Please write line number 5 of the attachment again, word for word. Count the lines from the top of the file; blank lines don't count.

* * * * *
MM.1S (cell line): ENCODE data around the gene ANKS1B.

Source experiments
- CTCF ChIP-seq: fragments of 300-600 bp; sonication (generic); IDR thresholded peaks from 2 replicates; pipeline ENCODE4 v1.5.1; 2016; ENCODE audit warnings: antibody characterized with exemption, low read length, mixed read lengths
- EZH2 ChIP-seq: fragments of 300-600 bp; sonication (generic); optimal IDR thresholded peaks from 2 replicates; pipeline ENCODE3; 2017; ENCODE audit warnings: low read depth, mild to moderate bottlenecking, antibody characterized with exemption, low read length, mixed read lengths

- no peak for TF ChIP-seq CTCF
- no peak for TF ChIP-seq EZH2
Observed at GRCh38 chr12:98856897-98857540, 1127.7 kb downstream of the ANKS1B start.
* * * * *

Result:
- no peak for TF ChIP-seq CTCF